To Be Sung Underwater

Ah, well.

If you have even the teeniest bone in your body that belongs to a hopeless romantic, THIS is the book you should read. The story of Judith and Willy is the story of anyone who experienced an all-encompassing first love—the kind that lives in your heart long past it makes sense for it to reside there.

Judith Whitman is a wife. A wife, and a mom, and a film editor. While to outsiders she may appear to be living the stuff of dreams, her life isn’t much different from anyone else’s, and Tom McNeal’s writing is such that you feel he could be writing about your friend, your neighbor … you. It’s that real. The story flips between Judith’s youth (where all sorts of raging abandonment issues begin) and her life today (where those raging abandonment issues still exist). It’s her teen summer in Nebraska where the story takes root—where we meet Willy, and love blossoms.

When modern day pressures—a possible philandering husband, nagging teen and stress at work—conspire against Judith, she’s retreats to her youth in a decidedly odd way. The path she chooses leads her back to Nebraska, but not without a few punches to the gut along the way.

I don’t want to give too much away. The book is heartwrenching and wonderful, and so totally worth the read. Willy is my new I Ching of romance, with quotes like these:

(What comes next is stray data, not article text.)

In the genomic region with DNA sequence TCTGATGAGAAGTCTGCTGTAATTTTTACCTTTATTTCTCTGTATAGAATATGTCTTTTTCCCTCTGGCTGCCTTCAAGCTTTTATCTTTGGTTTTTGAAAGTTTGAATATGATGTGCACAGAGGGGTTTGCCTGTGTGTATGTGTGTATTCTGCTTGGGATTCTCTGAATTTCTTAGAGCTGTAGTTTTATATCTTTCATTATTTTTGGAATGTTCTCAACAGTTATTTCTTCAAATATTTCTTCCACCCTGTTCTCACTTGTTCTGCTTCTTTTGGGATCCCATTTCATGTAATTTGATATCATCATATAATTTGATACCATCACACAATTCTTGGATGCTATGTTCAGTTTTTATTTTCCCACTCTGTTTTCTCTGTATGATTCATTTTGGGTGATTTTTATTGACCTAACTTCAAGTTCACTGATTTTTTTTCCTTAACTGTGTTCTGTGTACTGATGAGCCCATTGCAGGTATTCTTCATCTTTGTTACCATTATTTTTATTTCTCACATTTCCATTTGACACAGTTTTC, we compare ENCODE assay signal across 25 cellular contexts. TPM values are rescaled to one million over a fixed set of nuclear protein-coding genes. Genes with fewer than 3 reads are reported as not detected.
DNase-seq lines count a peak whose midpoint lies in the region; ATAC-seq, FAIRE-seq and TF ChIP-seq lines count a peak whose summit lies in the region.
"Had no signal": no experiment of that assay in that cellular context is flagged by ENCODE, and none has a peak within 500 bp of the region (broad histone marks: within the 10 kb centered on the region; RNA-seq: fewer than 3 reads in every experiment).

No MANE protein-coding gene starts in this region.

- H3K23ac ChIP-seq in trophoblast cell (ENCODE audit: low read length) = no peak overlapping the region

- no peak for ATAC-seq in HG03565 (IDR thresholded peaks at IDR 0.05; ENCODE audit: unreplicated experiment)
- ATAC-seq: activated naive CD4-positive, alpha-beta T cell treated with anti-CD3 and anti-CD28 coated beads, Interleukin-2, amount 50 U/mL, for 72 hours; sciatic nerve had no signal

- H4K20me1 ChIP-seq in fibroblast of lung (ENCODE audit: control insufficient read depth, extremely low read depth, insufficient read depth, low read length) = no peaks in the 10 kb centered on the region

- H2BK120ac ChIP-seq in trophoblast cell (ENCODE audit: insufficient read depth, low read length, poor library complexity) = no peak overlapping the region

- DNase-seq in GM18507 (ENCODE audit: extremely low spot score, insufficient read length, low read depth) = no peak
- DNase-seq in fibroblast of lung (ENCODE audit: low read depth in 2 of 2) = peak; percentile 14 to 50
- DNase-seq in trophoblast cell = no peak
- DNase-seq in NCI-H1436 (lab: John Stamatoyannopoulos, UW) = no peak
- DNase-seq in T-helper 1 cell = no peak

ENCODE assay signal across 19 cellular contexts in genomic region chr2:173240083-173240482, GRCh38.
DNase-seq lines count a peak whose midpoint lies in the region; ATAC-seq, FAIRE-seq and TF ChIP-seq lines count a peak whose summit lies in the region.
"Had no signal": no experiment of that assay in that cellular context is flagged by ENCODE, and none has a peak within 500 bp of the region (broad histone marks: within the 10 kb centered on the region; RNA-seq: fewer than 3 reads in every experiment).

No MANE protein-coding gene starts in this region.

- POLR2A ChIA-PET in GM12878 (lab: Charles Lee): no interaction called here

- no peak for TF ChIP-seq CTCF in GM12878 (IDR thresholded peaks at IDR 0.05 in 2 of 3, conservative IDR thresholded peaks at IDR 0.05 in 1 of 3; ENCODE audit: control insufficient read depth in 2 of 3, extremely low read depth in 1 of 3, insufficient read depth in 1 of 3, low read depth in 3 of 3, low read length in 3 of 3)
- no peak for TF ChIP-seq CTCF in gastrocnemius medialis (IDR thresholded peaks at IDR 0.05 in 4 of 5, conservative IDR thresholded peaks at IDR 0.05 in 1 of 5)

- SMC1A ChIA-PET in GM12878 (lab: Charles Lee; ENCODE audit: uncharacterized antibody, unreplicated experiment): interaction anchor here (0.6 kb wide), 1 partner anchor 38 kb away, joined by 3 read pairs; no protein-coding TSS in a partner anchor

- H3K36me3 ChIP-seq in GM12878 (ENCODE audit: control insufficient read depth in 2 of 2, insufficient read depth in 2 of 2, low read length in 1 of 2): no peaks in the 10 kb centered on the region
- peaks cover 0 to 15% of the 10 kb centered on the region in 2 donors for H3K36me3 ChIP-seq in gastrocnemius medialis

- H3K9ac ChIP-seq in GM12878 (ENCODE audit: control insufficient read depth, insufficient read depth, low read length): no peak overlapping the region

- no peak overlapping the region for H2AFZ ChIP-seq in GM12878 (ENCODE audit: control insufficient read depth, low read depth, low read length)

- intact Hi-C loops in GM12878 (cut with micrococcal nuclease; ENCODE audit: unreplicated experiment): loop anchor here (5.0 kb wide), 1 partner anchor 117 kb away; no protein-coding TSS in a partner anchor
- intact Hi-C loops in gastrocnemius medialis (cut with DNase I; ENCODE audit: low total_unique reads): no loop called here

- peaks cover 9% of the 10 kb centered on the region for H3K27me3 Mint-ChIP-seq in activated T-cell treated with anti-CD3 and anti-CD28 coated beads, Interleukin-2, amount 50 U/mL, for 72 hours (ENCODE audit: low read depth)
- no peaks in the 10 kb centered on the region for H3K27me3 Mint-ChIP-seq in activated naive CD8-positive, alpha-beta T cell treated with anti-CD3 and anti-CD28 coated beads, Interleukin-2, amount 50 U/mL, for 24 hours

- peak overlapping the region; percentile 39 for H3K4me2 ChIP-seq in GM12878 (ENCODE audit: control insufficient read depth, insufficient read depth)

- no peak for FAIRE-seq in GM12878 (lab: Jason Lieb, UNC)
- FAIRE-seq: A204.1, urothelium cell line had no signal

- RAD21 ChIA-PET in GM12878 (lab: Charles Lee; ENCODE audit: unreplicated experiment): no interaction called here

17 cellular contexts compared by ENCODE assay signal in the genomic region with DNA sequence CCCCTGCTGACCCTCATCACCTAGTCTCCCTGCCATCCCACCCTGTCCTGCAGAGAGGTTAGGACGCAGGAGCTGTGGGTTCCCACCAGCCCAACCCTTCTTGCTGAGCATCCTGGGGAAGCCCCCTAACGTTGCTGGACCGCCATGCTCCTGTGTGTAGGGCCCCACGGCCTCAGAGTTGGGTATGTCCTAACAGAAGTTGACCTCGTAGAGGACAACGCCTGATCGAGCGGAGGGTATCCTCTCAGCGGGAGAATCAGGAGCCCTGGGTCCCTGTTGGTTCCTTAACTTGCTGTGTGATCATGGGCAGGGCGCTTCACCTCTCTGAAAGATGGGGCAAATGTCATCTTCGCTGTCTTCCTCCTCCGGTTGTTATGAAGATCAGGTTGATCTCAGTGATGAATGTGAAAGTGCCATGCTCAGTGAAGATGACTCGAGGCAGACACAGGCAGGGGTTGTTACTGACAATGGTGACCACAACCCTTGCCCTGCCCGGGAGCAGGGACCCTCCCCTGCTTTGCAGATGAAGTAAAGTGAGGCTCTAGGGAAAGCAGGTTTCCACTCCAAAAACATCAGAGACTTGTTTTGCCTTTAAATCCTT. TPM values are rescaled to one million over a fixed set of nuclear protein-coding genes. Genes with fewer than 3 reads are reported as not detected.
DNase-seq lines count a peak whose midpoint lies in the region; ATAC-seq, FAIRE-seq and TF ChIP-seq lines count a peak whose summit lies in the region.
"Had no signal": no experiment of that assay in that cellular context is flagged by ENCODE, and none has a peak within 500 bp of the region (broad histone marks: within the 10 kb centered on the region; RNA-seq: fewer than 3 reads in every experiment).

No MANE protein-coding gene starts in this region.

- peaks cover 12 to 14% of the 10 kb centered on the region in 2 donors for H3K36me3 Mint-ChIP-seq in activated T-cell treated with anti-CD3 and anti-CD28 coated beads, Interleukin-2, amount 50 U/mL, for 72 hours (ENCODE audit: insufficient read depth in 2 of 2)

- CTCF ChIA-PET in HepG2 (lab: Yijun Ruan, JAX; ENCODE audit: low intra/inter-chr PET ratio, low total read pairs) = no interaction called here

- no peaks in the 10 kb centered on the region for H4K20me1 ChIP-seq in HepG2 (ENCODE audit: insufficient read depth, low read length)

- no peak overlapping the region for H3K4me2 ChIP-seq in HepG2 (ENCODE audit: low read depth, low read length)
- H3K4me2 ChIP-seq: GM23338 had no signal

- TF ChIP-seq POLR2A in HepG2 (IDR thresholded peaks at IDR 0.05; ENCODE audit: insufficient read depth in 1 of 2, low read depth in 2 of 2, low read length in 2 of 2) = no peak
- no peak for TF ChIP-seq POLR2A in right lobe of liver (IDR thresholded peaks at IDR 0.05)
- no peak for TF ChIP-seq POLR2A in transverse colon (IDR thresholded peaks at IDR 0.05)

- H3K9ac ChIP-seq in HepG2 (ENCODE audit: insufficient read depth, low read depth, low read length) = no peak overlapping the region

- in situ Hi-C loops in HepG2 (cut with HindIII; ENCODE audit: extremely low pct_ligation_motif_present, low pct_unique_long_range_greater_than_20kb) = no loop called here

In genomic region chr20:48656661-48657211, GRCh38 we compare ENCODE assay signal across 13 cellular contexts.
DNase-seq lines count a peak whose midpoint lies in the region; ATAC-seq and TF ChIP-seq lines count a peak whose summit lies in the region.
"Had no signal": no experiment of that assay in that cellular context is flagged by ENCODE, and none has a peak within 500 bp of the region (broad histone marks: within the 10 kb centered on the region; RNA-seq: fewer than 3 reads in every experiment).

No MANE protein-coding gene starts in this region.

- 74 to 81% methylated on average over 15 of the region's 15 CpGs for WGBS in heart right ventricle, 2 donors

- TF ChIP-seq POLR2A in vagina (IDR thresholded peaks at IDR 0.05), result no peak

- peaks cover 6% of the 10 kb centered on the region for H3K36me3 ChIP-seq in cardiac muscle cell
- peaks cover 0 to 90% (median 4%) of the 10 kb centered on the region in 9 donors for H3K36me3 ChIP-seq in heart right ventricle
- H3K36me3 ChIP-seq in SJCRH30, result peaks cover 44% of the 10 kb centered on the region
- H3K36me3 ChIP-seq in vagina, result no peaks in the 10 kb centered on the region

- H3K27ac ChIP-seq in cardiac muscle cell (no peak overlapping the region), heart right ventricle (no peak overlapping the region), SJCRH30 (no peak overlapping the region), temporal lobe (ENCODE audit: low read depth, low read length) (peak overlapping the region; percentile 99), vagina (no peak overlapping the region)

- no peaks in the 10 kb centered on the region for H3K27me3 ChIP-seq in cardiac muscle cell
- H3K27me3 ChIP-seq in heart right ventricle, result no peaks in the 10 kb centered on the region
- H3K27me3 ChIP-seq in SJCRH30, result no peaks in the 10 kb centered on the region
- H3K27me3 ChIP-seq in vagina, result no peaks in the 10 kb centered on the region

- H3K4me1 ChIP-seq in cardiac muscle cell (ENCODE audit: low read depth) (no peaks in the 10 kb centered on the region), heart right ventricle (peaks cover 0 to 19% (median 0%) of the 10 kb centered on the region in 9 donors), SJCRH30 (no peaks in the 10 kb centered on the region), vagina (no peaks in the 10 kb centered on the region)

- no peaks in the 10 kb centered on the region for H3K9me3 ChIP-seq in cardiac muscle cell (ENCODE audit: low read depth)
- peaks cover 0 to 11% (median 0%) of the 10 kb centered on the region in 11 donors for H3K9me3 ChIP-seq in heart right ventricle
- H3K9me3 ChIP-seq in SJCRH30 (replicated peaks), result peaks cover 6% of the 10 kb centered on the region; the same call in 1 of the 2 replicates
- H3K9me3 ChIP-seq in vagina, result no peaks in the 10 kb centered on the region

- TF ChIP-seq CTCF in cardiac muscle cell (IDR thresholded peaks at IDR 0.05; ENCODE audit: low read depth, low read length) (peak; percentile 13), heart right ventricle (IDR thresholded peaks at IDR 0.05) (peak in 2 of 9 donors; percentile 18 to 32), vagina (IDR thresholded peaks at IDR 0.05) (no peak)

“If we were honest about it, our lives are all fiascoes. There really isn’t anything of importance except maybe who gets handed your heart and what they do with it.”

and ..

“Here’s the thing we have to look at and accept. For you, I was just a chapter—a good chapter, maybe, or even your favorite chapter, but still, just a chapter—and for me, you were the book.”!

Whose mind doesn’t wander back? Back to the person that was just love? Not marriage, not kids, not taxes, not a mortgage, not careers? Just love. It’s never realistic, and therein lies Judith’s mistake. But thanks be to her for pursuing it so we can be reminded that sometimes, “What if? ” should stay that way.

To Be Sung Underwater
Tom McNeal

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